Insider Notes

Houston-based conceptual sculptor Dario Robleto will be the next artist to juxtapose his own works in dialogue with selections from the Menil Collection (including our super-summery cover image, an Andy Warhol Sunset). Robleto told Devon Britt-Darby how his current, ongoing project tracks the history of the human heartbeat as a sound experience.

Charissa N. Terranova explores what she calls the “post-ironic” work of Dallas painters Eli Walker, Joshua Von Ammon and Nathan Green, whose work “strikes a new autonomy that is sincere and concerned with being physically present as three-dimensional form.”

We have two significant comebacks this month. Dance Theatre of Harlem makes its first appearance in Houston in over a decade on July 23, at Miller Outdoor Theatre, just after the company’s Jacob’s Pillow performance, where I have the privilege of being the designated scholar. Sydney Skybetter brings us into the conversation on diversity in ballet, a hot topic right now.  After a hiatus, the Dallas DanceFest is back, with a three-day extravaganza over Labor Day weekend. Dallas dance writer Manuel Mendoza gives us some some history and an overview of the festival.

How does anthropologist, sociologist and scientific historian Bruno Latour’s seminal text We have never been modern (1991) translate into the art of Mariah Dekkenga and Josef Bull? Seth Orion Schwaiger paid a visit to Austin’s MASS Gallery to find out.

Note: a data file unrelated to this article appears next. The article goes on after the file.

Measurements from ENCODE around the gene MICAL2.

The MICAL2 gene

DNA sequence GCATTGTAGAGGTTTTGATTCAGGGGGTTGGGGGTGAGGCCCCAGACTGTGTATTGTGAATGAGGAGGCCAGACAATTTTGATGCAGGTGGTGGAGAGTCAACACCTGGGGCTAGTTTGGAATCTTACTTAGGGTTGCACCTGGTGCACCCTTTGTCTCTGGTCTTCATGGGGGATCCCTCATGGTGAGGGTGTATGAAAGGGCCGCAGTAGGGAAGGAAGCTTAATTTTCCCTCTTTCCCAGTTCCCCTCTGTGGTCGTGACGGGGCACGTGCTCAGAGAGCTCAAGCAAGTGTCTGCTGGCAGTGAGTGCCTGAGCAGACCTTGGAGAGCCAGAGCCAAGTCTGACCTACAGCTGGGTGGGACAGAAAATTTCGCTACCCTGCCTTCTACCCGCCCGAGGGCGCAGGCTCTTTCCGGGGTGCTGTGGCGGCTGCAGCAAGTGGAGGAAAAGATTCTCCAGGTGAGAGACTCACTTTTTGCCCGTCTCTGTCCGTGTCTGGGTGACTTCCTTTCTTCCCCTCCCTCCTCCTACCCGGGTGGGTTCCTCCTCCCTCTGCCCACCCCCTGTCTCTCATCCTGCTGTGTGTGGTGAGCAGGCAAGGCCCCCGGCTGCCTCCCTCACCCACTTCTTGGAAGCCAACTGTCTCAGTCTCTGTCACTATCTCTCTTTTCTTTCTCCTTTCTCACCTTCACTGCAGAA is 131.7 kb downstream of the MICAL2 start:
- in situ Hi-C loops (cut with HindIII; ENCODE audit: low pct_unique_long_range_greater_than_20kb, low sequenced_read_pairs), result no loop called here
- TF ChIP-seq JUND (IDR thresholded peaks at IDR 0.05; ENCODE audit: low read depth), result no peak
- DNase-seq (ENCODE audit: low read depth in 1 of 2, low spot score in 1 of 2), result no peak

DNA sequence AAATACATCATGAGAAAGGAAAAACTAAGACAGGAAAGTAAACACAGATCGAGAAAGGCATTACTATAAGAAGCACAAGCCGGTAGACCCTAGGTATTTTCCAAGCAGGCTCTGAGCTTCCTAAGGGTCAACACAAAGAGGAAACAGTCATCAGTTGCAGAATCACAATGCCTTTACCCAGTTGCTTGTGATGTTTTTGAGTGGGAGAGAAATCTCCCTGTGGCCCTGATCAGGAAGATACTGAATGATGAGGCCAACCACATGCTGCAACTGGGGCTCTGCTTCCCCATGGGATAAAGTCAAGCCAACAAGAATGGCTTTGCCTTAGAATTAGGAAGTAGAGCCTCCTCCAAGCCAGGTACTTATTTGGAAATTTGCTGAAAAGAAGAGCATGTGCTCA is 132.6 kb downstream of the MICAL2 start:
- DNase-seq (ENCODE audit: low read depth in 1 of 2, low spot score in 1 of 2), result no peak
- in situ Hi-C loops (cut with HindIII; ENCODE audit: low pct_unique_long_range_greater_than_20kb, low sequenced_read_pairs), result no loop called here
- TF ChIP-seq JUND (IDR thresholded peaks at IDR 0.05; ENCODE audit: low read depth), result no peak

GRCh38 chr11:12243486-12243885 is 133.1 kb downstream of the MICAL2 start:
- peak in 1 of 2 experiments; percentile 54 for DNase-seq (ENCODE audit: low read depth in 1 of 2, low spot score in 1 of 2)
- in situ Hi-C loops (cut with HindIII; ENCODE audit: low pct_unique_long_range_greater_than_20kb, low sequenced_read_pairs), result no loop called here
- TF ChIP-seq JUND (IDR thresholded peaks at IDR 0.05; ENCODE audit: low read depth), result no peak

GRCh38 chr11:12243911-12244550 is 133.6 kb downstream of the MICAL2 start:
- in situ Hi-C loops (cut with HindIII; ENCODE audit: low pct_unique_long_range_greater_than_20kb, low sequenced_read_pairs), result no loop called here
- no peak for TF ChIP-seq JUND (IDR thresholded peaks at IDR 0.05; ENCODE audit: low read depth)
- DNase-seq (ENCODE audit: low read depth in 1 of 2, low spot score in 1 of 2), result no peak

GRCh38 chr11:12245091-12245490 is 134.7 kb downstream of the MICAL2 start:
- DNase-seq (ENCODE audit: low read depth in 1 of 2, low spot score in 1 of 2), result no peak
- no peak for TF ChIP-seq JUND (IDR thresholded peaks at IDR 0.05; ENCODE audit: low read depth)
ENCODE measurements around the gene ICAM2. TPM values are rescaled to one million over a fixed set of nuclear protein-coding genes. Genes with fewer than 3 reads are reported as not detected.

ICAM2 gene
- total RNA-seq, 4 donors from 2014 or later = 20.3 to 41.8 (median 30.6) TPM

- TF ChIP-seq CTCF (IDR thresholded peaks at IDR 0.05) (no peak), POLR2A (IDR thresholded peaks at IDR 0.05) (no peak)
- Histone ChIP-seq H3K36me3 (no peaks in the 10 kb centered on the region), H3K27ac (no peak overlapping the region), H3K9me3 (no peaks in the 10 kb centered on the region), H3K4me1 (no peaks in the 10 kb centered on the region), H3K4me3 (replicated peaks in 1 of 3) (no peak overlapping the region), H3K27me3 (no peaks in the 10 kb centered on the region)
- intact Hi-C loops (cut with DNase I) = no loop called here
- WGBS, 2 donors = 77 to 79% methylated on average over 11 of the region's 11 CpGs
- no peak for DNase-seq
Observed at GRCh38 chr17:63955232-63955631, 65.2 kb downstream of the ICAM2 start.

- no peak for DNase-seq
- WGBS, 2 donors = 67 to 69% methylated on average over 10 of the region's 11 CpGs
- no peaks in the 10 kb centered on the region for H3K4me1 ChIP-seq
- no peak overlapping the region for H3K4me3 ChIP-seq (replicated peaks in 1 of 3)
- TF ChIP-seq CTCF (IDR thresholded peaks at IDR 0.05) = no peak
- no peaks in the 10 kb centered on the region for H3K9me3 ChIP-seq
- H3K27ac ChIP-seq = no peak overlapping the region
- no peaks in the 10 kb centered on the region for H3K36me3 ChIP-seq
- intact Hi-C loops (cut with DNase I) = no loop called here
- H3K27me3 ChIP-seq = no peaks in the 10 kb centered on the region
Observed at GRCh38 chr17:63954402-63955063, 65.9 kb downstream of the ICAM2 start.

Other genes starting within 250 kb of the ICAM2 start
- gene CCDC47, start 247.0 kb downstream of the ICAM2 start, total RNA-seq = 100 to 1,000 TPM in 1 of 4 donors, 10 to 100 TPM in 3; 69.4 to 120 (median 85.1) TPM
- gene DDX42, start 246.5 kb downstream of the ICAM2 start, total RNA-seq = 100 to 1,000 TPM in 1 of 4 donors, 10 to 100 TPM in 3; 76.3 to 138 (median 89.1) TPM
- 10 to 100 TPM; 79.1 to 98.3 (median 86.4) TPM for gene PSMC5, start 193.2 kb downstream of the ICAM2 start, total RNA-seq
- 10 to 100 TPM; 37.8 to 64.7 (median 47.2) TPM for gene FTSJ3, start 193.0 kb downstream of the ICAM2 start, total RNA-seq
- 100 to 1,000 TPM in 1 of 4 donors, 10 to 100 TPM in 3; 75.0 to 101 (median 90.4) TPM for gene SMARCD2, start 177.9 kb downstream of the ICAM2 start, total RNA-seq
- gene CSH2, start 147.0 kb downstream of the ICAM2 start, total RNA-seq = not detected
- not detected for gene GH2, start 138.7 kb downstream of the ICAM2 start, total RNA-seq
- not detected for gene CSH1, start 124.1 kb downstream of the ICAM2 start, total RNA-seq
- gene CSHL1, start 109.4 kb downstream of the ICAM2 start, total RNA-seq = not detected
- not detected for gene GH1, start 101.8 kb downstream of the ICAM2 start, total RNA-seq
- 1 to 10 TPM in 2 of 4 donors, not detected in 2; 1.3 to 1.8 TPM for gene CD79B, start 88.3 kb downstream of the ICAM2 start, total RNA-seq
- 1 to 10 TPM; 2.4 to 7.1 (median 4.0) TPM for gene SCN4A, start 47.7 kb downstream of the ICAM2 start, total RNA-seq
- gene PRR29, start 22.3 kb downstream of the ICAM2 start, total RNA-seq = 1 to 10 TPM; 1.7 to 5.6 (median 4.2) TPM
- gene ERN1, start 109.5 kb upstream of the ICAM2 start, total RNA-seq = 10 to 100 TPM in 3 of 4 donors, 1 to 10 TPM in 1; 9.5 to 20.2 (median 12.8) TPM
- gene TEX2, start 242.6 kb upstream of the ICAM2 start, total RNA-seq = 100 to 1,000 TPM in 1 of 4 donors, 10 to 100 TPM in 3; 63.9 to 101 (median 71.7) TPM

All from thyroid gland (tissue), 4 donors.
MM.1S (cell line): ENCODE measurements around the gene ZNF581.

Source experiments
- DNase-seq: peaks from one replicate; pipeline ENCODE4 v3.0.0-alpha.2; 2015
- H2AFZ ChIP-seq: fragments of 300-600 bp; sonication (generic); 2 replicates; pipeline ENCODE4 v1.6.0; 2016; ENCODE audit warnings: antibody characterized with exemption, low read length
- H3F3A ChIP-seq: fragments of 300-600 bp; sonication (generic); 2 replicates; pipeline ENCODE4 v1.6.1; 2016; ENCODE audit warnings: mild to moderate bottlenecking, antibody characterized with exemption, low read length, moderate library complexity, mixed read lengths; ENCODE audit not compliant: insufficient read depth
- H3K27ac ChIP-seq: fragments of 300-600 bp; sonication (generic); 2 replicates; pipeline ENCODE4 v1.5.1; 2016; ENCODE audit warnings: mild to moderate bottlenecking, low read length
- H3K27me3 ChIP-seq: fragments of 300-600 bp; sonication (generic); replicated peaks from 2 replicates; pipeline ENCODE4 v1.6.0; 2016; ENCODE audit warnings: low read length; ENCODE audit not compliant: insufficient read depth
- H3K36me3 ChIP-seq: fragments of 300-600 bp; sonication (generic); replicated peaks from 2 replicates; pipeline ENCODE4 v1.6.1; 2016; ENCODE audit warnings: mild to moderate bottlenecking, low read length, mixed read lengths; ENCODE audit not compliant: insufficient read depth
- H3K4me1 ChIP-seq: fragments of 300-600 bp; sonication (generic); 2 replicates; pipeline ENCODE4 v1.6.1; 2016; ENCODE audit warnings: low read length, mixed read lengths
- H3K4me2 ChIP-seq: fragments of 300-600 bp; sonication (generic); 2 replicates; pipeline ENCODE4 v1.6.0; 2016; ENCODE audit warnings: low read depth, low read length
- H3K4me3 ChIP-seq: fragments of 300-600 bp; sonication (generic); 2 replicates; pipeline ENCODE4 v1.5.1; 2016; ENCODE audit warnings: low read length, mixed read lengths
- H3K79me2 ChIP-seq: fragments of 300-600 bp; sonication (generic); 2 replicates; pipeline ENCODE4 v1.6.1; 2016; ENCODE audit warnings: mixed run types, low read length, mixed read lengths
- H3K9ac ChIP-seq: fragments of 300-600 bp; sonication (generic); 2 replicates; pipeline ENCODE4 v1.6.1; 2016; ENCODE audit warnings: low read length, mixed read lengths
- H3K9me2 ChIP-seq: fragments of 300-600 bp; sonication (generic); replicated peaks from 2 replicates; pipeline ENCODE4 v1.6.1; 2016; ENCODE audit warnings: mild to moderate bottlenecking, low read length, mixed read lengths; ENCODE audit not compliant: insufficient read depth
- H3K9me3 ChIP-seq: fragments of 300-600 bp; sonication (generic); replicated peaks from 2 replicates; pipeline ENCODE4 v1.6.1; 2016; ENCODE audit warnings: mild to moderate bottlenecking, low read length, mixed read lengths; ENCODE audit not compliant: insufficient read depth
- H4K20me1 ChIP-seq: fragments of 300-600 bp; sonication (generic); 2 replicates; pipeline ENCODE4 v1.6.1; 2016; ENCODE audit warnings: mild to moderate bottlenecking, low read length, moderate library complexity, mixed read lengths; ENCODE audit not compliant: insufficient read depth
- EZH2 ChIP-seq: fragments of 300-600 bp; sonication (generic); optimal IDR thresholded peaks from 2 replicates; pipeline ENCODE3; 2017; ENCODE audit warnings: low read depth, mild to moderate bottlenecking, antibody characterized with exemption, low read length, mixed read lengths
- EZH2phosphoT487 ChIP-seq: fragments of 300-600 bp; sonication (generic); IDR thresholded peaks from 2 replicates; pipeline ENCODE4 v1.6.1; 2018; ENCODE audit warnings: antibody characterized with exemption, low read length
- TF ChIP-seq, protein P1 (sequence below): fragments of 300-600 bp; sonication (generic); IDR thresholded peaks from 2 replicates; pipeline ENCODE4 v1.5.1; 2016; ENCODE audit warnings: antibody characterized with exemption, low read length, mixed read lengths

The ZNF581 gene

Momentum is building at University of Houston Center for Arts Leadership, now one year out of the gate. Skybetter updates us with the Center’s director, Sixto Wagan, on the big news on their first Summit, and what’s next for this upstart organization.

While attending panel discussions on cultural districts at the recent New Cities Summit in Dallas, Britt-Darby heard various theories and anecdotes about their impact on urban areas. But a sneak peek at the Dallas Museum of Art’s Mind’s Eye: Masterworks on Paper from David to Cézanne reinforced the panels’ most important message: that art districts’ most indispensable asset is their carefully curated content.

Jennifer Smart profiles Fort Worth’s Amphibian Stage Productions along with some inside insights on their summer play, The Nosemaker’s Apprentice: Chronicles of a Medieval Plastic Surgeon. After my recent visit to the McNay to visit with Jody Blake, the curator of the Tobin Theatre Arts Collection, we couldn’t miss an opportunity to tell you about what’s next. Scott Andrews walks us through their upcoming show, Artists Take the Stage: Theatre Design from Picasso to Nevelson, opening on Aug. 20.

We’ll be back in September with a whole new look.

Stay tuned and enjoy your summer!


Nancy Wozny